nick at ccl4
Aug 29, 2012, 5:48 AM
Post #1 of 4
On Fri, Aug 24, 2012 at 10:30:49AM +1000, Damian Conway wrote:
junctions (was Re: fixing smartmatch just hard enough (and when, too))
> But what about:
> is_prime( all(2,3) )
> If the junction is passed in, is_prime() returns:
> all() # i.e. false
> which is wrong...whereas the "proper" semantics of:
> all( is_prime(2), is_prime(3))
> all(1,1) # i.e. true.
> So it's perfectly possible to have a sane and reasonable semantics for
> junctions and a sane and reasonable semantics for is_prime(), that are
> not sane and reasonable when used together.
> In fact, that's why junctive arguments are supposed to distribute across
> subroutine calls, rather than be passed into them: because subroutines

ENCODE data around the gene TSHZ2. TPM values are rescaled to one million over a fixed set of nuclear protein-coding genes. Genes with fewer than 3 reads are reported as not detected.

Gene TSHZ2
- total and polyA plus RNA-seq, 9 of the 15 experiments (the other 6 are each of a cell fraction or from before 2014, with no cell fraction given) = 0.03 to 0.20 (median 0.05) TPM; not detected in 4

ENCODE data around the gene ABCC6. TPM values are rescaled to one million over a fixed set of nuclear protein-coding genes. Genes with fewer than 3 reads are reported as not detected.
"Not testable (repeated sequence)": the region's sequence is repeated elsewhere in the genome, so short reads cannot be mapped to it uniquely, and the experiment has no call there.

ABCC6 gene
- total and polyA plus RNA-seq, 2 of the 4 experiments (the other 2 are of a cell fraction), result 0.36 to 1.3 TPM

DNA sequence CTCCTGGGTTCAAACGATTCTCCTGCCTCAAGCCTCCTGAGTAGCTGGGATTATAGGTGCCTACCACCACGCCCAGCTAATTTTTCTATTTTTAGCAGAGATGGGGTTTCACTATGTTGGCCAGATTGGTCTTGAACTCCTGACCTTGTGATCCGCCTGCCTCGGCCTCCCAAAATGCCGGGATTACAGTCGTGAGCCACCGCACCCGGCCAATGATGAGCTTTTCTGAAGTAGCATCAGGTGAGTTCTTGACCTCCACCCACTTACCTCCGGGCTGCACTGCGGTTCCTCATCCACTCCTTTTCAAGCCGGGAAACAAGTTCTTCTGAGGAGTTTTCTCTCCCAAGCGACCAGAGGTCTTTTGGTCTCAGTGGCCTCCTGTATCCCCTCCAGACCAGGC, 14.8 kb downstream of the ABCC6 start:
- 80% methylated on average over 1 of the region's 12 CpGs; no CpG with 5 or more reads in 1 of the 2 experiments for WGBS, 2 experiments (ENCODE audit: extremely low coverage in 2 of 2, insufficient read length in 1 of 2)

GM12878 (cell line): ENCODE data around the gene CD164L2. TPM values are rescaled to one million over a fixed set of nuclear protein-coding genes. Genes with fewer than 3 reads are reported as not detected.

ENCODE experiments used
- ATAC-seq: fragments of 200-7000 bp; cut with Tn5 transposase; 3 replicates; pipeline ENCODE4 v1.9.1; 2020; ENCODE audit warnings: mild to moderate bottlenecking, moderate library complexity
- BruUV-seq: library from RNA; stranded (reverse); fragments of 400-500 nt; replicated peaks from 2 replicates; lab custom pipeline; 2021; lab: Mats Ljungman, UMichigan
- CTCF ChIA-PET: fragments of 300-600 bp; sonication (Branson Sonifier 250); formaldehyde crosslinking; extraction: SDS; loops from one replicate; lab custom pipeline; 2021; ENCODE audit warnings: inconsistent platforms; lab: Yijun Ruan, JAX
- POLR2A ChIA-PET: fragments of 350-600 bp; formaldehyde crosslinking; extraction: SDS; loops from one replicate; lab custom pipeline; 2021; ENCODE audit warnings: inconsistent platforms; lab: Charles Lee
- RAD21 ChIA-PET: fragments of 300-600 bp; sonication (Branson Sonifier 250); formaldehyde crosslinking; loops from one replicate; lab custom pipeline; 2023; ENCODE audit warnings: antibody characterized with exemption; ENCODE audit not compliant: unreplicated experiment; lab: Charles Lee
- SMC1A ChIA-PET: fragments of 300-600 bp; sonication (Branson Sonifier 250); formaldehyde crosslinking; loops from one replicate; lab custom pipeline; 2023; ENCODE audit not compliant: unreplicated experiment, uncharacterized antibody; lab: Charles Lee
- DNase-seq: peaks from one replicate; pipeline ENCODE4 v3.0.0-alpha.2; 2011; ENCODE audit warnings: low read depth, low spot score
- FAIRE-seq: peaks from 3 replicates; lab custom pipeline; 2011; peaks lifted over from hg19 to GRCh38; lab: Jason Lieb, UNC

> that are not specifically designed for junctive arguments generally
> break when passed junctive arguments (especially conjunctive arguments).
> In exactly the same way that subroutines not designed for complex
> numbers or surreal numbers, or matrices, or quaternions, generally don't
> work correctly when passed those kinds of values. Subroutines are coded
> assuming a particular arithmetic model, and data that doesn't follow
> those particular rules just won't work right.
Does that mean that we *ought* to be changing the calling conventions to
spot junctions on the way in and multiplex a single call into multiple
calls? This is how Perl 6 does it?
What happens if we don't change that? ie that junctions are in @_, and
a non-junction aware function is called? In what circumstances do things